5 Most Important Grammar Rules in the Spanish Language

Learning the basic grammar of a new language is important — even if you’re studying abroad in an immersion program and also hanging out at the beach or hiking in the rainforest. A language’s grammar is the glue that sticks everything together, ensuring clear communication and smooth navigation through social situations. So read on to find out about the five most important rules of grammar in the Spanish language.

1. There are several ways of saying “you” (second person).

Standard forms across the board in any Spanish-speaking country include: (you singular, informal); usted (you singular, formal) and ustedes (you plural, formal). All these forms are used when addressing both males and females. There also some regional forms of “you” as well.

  • You may hear vos in Costa Rica, Argentina, and other countries as an alternative to the second person singular tú.
  • In addition, you’ll hear vosotros/vosotras in Spain to represent the informal plural of “you” (think: “y’all” or “you guys.”)

2. Nouns are assigned genders and reflect number.

For instance, the beach is “la playa,” To visit the beautiful beaches of Costa Rica, though, you would say “las playas de Costa Rica.” The word for beach is assigned a feminine gender, which holds true both in the singular and plural. So there are four ways to say “the” in Spanish — el libro, los libros, la playa, las playas. The definite article “the” merely changes to agree in gender and number with the noun.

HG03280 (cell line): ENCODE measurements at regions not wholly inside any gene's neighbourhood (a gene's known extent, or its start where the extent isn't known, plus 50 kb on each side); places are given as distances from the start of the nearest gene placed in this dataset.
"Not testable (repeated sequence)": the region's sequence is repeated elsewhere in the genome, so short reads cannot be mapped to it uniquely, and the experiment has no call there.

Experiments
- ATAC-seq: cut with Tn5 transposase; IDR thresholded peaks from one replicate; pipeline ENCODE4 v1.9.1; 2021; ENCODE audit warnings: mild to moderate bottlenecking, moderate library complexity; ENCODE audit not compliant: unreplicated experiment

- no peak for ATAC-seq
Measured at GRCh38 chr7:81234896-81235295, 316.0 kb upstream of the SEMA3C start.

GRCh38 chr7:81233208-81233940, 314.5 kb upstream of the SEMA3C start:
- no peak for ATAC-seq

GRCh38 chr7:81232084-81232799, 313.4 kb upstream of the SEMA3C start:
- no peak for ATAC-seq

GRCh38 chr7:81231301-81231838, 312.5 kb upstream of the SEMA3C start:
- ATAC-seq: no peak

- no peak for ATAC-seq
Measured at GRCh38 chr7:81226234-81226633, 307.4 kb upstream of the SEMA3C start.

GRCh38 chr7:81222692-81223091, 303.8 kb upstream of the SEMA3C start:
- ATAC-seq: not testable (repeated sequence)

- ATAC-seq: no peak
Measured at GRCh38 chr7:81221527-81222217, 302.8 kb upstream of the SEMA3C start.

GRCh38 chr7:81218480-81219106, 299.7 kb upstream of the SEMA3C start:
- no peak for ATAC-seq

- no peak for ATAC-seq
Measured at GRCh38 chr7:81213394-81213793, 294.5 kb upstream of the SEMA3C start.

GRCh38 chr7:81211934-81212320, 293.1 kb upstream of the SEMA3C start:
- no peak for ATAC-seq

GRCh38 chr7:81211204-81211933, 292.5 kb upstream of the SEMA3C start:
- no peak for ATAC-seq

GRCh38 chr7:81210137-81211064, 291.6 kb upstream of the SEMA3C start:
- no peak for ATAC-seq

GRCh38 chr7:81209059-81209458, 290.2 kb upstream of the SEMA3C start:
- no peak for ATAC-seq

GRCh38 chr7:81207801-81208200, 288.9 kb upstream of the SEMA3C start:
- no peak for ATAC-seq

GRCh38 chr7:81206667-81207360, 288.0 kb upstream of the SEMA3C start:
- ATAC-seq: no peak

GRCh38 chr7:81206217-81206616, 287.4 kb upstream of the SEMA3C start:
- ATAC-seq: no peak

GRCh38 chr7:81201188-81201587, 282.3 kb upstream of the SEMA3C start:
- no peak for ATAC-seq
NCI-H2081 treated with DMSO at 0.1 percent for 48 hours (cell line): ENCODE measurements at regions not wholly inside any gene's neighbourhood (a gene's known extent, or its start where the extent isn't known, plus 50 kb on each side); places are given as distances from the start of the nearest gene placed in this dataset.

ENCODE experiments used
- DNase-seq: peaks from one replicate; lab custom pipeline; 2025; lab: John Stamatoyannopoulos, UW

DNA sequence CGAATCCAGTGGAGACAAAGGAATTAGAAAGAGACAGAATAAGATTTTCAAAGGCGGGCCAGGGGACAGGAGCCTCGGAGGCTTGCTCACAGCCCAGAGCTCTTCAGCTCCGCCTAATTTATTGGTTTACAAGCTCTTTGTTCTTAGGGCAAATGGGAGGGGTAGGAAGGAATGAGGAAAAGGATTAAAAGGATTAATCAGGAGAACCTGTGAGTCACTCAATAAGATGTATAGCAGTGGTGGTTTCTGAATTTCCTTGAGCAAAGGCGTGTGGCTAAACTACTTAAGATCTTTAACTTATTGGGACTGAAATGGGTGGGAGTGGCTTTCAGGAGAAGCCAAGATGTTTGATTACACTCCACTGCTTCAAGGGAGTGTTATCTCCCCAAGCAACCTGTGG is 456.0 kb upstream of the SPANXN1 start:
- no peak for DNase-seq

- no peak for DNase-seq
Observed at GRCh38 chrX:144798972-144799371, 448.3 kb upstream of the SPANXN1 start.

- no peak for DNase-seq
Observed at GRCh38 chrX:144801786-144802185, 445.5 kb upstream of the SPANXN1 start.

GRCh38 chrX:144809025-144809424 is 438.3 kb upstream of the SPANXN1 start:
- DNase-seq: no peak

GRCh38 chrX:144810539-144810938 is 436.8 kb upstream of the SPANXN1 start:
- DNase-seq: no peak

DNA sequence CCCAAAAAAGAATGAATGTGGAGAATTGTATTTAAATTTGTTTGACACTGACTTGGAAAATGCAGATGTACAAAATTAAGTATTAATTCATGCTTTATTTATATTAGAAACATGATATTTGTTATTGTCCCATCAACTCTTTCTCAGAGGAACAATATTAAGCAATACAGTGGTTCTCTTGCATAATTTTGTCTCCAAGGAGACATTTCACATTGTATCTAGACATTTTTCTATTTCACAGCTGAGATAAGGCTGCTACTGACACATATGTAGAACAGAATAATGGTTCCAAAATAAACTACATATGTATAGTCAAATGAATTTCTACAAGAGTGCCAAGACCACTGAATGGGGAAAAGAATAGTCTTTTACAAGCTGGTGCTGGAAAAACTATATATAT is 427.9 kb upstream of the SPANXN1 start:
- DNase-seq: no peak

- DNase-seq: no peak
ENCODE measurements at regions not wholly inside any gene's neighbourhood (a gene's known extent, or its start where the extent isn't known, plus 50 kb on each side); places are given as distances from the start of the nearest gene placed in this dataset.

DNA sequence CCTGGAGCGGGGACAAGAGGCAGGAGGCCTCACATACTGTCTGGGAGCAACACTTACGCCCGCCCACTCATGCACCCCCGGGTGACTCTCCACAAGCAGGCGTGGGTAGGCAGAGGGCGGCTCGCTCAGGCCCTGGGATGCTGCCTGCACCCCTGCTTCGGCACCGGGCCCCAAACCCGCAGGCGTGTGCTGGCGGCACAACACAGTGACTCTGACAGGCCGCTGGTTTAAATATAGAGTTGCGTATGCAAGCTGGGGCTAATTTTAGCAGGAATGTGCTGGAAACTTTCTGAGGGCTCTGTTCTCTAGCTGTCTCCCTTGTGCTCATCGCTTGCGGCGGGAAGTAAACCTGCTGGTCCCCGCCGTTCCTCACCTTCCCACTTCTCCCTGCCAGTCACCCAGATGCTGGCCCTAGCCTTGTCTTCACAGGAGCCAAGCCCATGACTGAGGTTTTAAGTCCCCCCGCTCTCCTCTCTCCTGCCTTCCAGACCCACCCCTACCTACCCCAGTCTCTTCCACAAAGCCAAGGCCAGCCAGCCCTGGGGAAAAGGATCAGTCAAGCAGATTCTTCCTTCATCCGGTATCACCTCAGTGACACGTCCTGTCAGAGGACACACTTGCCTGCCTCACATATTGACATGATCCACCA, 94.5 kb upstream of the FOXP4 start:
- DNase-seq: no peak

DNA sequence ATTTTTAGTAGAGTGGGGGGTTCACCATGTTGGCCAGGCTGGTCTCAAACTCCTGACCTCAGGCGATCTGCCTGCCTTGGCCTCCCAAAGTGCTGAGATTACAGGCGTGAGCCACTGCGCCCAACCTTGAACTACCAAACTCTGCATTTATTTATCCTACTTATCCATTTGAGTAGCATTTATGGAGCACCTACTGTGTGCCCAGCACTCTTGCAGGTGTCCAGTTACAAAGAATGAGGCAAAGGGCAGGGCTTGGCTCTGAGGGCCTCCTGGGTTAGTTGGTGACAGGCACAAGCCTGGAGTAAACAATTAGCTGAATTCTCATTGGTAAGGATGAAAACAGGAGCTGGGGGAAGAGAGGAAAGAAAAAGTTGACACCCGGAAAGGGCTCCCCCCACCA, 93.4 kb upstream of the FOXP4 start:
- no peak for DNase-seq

3. The verb form reflects the subject of the sentence.

This means that bailo, from bailar (to dance), means “I dance.” Baila, also from bailar, means “you dance” (formal, singular), “he dances,” or “she dances.” The -o or -a  at the end of the verb forms here reflect the subject and the number (first person singular and third person singular, respectively), but not gender.

4. Subject pronouns are optional.

They’re used for emphasis or clarity only, since the verb ending at the end of the verb form is doing all the work. For example, a friendly tico may tell you, “Bailas bien.” Notice the  is not used here, because it’s clear the person’s talking to you.

5. Not all phrases translate word for word.

Idiomatic expressions, arguably the most exciting part of a language, reflect historical and social circumstances — and they’re a lot of fun to pick up when you’re participating in a Spanish immersion program. The English expression “When pigs fly” is translated into a number of ways in Spanish depending upon the region. One way of translating this common saying is “when frogs grow hair.”  And the Spanish proverb “No hay peor sordo que el que no quiere oír” translates word by word as “there is not a worse deaf person than the one who doesn´t want to hear” although the correct expression in English is “There is none so blind as he who will not see”.

Learn the essentials of grammar at CRLA, Costa Rica’s most trusted international language school with over 25 years experience! CRLA provides:

  • Expert teachers from the country’s top universities, trained in CRLA’s own proven teaching methodology
  • Flexible, customized classes
  • Homeschool program with highly vetted families
  • Cultural courses in dancing and cooking
  • Local excursions
  • Assistance with making independent travel plans
  • Service learning and volunteering options
  • Diverse international student body

For more information on how you can learn the basics of Spanish while you go to the beach, travel, and embrace all that Costa Rica has to offer, please contact us. And if you are a teacher, be sure to enroll in a special CRLA language immersion course designed just for teachers.